24. Fact sheets
  25. Flyers
  26. Food packages
  27. Games (board games, trivia games, vocabulary games)
  28. Greeting cards
  29. Guidebook
  30. Handbook
  31. Headlines
  32. How-to articles
  33. Index
  34. Instruction manuals
  35. Interviews
  36. Journals
  37. Lab reports
  38. Lapbooks
  39. Letters (friendly letters, business letters, complaints, requests, thank-you notes)
  40. Lists
  41. Magazines
  42. Maps
  43. Math word problems
  44. Menus
  45. Narratives
  46. Newsletters
  47. Newspapers
  48. Obituaries
  49. Observations
  50. Opinions
  51. Outlines
  52. Petitions
  53. Photo essays
  54. Picture books
  55. Plays
  56. Poetry
  57. Postcards
  58. Posters
  59. PowerPoint presentations
  60. Proverbs and sayings
  61. Questionnaires
  62. Quizzes or test questions
  63. Recipes
  64. Responses to literature
  65. Reviews
  66. Rules
  67. Scrapbooks
  68. Signs
  69. Slogans
  70. Songs
  71. Speeches
  72. Sports articles
  73. Stories
  74. Summaries
  75. Surveys
  76. Timelines
  77. Tweets
  78. Want ads

Which of these sound like fun to you? Where will you start?

Photos: Seier+Seier (texture), Jimmie (lapbook), courtesy of Creative Commons

Writing prompts for creative kids

Writing prompts for creative kids will inspire them to plan details for a dream bedroom, imagine the perfect birthday cake, and more!

Do your children’s eyes light up when you pull out the art supplies, suggest a craft, or invite them to decorate cookies? If so, they’ll fall in love with this assortment of writing prompts for creative kids!

Whether they’re planning details for a dream bedroom or thinking of the perfect birthday cake, exciting prompts await! For added fun, each prompt also features an optional project.

1. Artist’s Hangout

As you enter the art studio, you are greeted by a sign that invites you to create a work of art.

For your medium, you may pick acrylic paint, finger paint, colored pencils, charcoal pencils, or pastels. For your surface, you can choose a blank wall, concrete sidewalk, drawing paper, large artist’s canvas, or a white T-shirt.

Which surface will you decorate? Which medium will you select? What colors will you use? Describe the images or designs you will draw or paint.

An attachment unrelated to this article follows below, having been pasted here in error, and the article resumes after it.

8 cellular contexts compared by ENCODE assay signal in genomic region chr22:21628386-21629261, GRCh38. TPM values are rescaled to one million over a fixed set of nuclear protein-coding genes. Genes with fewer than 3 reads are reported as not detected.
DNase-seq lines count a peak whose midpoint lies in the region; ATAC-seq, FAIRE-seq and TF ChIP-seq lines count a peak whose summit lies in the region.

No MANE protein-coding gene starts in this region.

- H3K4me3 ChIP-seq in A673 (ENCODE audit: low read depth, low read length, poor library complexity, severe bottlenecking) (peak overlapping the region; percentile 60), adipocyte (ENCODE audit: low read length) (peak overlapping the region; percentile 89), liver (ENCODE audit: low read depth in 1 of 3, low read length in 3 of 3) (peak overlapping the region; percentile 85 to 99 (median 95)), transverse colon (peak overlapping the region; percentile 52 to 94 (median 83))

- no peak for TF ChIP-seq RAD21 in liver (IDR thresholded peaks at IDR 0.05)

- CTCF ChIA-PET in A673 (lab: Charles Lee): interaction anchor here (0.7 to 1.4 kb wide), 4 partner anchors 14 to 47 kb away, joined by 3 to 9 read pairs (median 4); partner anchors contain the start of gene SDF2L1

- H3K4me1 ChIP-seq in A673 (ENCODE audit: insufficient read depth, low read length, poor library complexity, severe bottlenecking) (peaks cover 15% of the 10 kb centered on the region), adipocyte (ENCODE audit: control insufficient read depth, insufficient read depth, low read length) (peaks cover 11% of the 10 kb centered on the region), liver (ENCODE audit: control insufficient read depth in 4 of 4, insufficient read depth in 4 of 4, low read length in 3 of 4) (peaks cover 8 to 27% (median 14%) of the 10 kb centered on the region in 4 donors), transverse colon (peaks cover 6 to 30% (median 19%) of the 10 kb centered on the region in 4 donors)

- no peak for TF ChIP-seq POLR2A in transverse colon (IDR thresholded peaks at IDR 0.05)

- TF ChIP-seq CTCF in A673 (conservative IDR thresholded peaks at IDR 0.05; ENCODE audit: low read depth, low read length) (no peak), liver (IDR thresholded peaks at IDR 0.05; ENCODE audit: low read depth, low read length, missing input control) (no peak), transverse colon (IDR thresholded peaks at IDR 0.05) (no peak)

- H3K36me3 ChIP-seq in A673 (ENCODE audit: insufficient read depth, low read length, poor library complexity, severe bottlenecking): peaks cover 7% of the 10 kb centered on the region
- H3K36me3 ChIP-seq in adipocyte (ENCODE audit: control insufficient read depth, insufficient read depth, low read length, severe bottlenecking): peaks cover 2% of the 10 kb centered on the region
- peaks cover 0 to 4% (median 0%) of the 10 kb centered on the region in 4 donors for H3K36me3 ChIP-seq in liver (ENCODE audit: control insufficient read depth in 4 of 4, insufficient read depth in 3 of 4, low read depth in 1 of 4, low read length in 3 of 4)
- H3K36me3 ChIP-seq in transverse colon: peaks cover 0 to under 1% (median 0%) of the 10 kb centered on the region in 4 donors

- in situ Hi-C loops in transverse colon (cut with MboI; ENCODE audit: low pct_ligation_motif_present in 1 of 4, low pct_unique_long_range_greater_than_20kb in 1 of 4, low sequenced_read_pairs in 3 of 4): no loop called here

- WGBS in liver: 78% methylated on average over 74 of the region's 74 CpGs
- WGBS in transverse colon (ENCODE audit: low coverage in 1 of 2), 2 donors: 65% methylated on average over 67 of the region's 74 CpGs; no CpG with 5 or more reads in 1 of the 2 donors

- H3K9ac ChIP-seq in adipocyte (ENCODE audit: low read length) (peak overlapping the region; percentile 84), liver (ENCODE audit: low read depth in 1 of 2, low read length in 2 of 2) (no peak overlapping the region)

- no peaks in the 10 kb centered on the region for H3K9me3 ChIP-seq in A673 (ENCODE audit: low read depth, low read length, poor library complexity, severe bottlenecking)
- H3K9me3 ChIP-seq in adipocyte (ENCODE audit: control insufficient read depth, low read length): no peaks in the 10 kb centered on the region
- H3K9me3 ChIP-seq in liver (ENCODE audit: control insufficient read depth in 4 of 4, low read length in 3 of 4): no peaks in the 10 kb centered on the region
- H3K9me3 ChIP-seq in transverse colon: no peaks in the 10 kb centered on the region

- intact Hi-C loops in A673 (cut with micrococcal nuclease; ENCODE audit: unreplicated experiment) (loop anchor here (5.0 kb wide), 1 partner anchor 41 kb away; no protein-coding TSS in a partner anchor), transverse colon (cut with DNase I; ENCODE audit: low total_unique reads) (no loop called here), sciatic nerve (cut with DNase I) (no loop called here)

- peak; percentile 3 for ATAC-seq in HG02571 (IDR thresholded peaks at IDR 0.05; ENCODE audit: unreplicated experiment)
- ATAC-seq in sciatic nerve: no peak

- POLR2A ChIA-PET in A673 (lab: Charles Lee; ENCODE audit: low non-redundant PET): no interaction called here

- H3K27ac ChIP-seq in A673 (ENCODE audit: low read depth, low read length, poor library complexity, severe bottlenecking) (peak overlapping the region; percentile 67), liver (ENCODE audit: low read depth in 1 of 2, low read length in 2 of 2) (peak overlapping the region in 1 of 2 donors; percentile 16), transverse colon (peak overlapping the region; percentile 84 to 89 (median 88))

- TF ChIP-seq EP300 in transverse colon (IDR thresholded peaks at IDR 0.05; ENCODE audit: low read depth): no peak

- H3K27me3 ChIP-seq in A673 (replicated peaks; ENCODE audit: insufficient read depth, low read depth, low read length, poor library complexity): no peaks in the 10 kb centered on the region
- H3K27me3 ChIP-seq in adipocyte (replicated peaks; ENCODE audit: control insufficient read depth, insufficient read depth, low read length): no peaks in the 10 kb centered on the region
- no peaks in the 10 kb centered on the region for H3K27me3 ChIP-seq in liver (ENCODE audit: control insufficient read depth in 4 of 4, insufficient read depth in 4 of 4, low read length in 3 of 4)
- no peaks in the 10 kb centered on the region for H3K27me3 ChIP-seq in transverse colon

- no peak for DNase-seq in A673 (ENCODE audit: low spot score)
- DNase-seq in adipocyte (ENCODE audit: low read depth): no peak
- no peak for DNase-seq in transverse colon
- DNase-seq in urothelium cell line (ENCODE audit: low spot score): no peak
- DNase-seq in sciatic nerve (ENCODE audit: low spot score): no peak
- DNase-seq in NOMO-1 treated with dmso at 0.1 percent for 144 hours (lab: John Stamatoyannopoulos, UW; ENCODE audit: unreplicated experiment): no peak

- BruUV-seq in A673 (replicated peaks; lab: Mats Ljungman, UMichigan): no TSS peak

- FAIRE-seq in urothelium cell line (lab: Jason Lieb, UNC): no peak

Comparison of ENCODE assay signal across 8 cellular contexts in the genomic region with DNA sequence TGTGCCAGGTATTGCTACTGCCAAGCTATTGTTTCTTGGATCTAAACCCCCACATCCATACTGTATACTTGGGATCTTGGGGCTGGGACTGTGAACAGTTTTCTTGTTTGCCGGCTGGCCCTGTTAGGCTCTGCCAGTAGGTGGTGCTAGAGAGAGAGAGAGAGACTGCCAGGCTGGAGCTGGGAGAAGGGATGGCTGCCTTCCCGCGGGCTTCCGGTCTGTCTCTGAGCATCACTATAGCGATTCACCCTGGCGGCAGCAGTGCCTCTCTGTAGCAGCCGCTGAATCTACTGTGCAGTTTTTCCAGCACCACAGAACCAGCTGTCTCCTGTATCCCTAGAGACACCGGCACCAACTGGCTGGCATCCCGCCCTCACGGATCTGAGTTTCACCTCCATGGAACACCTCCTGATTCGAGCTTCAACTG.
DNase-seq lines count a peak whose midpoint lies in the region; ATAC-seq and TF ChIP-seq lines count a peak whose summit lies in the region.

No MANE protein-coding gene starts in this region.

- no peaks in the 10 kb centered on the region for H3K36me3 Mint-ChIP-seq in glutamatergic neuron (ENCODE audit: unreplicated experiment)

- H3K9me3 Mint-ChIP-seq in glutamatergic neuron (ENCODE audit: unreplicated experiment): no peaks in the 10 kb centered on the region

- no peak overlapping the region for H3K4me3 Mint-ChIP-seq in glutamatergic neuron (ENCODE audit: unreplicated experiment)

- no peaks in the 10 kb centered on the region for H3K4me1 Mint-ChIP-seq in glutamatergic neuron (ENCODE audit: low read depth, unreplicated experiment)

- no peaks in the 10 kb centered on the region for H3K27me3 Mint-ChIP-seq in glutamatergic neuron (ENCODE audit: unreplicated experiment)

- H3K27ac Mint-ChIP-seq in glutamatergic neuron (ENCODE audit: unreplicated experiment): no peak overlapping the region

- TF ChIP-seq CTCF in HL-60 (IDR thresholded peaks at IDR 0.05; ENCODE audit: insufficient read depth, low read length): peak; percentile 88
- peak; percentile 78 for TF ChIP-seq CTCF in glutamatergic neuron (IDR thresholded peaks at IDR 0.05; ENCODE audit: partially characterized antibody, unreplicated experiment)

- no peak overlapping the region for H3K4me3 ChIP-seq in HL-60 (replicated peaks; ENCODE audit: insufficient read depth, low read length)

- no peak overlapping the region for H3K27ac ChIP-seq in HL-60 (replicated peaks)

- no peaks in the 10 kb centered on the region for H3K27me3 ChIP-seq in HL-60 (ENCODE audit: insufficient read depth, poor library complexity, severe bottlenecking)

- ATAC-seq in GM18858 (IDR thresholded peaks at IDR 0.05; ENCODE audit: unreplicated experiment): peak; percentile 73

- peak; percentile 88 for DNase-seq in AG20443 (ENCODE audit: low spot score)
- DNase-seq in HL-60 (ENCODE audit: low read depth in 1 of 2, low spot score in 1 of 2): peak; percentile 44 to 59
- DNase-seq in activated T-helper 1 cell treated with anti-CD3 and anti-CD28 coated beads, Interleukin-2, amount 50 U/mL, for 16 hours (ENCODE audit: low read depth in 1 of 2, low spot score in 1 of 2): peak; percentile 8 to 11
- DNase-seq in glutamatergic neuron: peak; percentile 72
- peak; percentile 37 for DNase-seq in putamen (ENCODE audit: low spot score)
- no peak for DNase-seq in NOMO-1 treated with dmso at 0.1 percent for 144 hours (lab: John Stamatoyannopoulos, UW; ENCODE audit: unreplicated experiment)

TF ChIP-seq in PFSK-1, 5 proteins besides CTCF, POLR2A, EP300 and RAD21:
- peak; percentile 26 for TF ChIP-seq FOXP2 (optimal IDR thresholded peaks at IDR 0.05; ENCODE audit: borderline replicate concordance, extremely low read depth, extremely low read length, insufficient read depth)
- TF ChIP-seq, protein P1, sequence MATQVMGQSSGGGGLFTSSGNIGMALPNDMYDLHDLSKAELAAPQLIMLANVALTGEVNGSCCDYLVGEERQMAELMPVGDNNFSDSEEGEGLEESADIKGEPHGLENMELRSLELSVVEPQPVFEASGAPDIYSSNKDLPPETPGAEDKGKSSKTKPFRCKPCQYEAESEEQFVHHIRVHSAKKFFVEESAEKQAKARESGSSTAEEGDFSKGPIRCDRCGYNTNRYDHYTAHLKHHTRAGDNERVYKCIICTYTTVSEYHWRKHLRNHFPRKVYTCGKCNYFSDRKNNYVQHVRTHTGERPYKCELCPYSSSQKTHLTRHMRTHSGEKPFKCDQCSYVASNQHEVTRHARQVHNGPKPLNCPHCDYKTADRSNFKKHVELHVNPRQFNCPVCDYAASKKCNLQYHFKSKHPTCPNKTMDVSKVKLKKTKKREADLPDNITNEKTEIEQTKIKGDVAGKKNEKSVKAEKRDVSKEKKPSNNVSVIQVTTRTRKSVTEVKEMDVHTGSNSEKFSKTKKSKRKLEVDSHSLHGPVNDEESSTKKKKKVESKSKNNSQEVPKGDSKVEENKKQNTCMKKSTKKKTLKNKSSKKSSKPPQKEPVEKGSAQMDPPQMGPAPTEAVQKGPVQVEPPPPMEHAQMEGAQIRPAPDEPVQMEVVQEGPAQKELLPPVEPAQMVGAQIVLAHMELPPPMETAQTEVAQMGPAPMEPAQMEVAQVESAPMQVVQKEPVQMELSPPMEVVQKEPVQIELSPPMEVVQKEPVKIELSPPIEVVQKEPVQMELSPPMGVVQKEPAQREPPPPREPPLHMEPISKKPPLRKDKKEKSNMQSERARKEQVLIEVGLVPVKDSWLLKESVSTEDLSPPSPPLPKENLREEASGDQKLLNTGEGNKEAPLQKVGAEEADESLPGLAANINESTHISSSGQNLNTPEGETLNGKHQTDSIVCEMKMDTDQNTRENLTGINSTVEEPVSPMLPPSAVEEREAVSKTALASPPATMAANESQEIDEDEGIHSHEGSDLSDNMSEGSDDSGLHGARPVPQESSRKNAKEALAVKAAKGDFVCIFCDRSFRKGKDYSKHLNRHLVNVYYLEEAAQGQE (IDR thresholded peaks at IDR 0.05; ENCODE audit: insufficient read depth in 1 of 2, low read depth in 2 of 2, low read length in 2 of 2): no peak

Want to do more? Create a real-life art project.

2. Dream Room

Sometimes, kids’ bedrooms are decorated according to a theme, such as Star Wars, horses, sports, rainbows, or pirates. If you could decorate your bedroom any way you want, what theme would you choose? What would be your three main colors? Describe the furniture, floor coverings, storage, and decorations you would use to help create your ideal living space.

Want to do more? Make a shoebox diorama of your ideal room.

3. Hats Off to You

You are entering a contest in which contestants will design hats that represents one of their parents’ jobs or occupations. Is your dad a builder, salesman, attorney, or farmer? Is your mom a teacher, nurse, restaurant owner, or artist? Make a list of 5-10 objects you could put on your hat that would tell different things about this job. Explain why you chose each one.

Want to do more? Design a real hat.

4. The Art of Cakes

Cake decorating has truly become an art! Elaborate cakes boast incredibly detailed themes like superheroes, Alice in Wonderland, or LEGO®. Cakes starring candy, chocolate, or fruit and cream are as tasty as they are beautiful. What would be your dream birthday cake? Describe your cake’s theme or flavor and explain how you would decorate it.

Want to do more? Have fun decorating cookies or cupcakes.

Photo: Abby Lanes, courtesy of Creative Commons

5 journal prompts from Proverbs

These journal prompts from Proverbs will encourage children to think and write about virtues such as wisdom, patience, and hard work.

Proverbs are short phrases that provide godly wisdom for life. In the Bible, the Book of Proverbs was written mostly by King Solomon as a way to teach his son to fear the Lord and live according to God’s commands.

This week, encourage your children—and teens—to respond to Scripture and apply it to their own lives. These journal prompts from Proverbs will invite them to do so as they think about virtues such as wisdom, patience, and hard work.

1. A Foolish King

How much better to get wisdom than gold, to choose understanding rather than silver! ~Proverbs 16:16 

Write a story about a king who had piles of gold and silver, but no wisdom or understanding.

2. Watch Those Words

When words are many, sin is not absent, but he who holds his tongue is wise. ~Proverbs 10:19 

Have you ever made someone angry or hurt their feelings because of something you said? Write about a time you wish you had been more careful with your words.

3. Patience Is a Virtue

A hot-tempered man stirs up dissension, but a patient man calms a quarrel. ~Proverbs 15:18 

Write about a situation in which patient words could prevent or end an argument.

4. Talk Is Cheap

All hard work brings a profit, but mere talk leads only to poverty. ~Proverbs 14:23 

Write a story about a hard-working young man who hardly ever speaks a word, and his loud but lazy older brother.

5. Take My Advice

The way of a fool seems right to him, but a wise man listens to advice. ~Proverbs 12:15 

Without using the words listen or listening, explain some of the things “listening” might mean in this verse. Include a personal example about a time you chose to listen to wise advice.